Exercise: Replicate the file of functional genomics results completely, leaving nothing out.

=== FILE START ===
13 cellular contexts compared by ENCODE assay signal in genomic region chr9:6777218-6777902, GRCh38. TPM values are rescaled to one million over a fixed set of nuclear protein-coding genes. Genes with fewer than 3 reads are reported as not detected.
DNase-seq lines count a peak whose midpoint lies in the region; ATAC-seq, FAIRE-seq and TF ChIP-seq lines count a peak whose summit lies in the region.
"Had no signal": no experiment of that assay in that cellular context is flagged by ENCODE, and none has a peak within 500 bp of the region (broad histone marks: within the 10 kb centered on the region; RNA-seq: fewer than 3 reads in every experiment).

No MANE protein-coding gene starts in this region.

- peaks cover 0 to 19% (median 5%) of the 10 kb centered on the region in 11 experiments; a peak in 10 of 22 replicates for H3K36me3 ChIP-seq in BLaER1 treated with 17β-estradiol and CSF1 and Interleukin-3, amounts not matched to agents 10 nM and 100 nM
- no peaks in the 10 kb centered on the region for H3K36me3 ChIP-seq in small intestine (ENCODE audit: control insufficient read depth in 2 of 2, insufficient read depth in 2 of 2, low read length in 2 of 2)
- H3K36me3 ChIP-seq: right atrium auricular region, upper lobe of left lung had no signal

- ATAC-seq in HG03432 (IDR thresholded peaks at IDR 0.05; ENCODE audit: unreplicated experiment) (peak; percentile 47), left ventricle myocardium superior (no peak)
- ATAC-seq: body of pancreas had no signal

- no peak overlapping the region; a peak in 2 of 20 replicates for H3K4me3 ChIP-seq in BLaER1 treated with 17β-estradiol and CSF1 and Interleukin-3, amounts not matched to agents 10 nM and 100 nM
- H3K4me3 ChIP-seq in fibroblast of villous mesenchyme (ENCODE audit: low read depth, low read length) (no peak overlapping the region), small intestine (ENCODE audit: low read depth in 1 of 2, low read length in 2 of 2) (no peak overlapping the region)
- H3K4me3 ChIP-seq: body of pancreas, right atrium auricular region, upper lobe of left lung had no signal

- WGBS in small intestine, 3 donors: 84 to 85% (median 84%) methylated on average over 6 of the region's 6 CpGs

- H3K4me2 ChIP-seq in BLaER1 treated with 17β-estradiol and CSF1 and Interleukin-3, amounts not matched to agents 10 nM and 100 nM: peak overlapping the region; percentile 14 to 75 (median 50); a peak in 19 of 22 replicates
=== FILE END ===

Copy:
13 cellular contexts compared by ENCODE assay signal in genomic region chr9:6777218-6777902, GRCh38. TPM values are rescaled to one million over a fixed set of nuclear protein-coding genes. Genes with fewer than 3 reads are reported as not detected.
DNase-seq lines count a peak whose midpoint lies in the region; ATAC-seq, FAIRE-seq and TF ChIP-seq lines count a peak whose summit lies in the region.
"Had no signal": no experiment of that assay in that cellular context is flagged by ENCODE, and none has a peak within 500 bp of the region (broad histone marks: within the 10 kb centered on the region; RNA-seq: fewer than 3 reads in every experiment).

No MANE protein-coding gene starts in this region.

- peaks cover 0 to 19% (median 5%) of the 10 kb centered on the region in 11 experiments; a peak in 10 of 22 replicates for H3K36me3 ChIP-seq in BLaER1 treated with 17β-estradiol and CSF1 and Interleukin-3, amounts not matched to agents 10 nM and 100 nM
- no peaks in the 10 kb centered on the region for H3K36me3 ChIP-seq in small intestine (ENCODE audit: control insufficient read depth in 2 of 2, insufficient read depth in 2 of 2, low read length in 2 of 2)
- H3K36me3 ChIP-seq: right atrium auricular region, upper lobe of left lung had no signal

- ATAC-seq in HG03432 (IDR thresholded peaks at IDR 0.05; ENCODE audit: unreplicated experiment) (peak; percentile 47), left ventricle myocardium superior (no peak)
- ATAC-seq: body of pancreas had no signal

- no peak overlapping the region; a peak in 2 of 20 replicates for H3K4me3 ChIP-seq in BLaER1 treated with 17β-estradiol and CSF1 and Interleukin-3, amounts not matched to agents 10 nM and 100 nM
- H3K4me3 ChIP-seq in fibroblast of villous mesenchyme (ENCODE audit: low read depth, low read length) (no peak overlapping the region), small intestine (ENCODE audit: low read depth in 1 of 2, low read length in 2 of 2) (no peak overlapping the region)
- H3K4me3 ChIP-seq: body of pancreas, right atrium auricular region, upper lobe of left lung had no signal

- WGBS in small intestine, 3 donors: 84 to 85% (median 84%) methylated on average over 6 of the region's 6 CpGs

- H3K4me2 ChIP-seq in BLaER1 treated with 17β-estradiol and CSF1 and Interleukin-3, amounts not matched to agents 10 nM and 100 nM: peak overlapping the region; percentile 14 to 75 (median 50); a peak in 19 of 22 replicates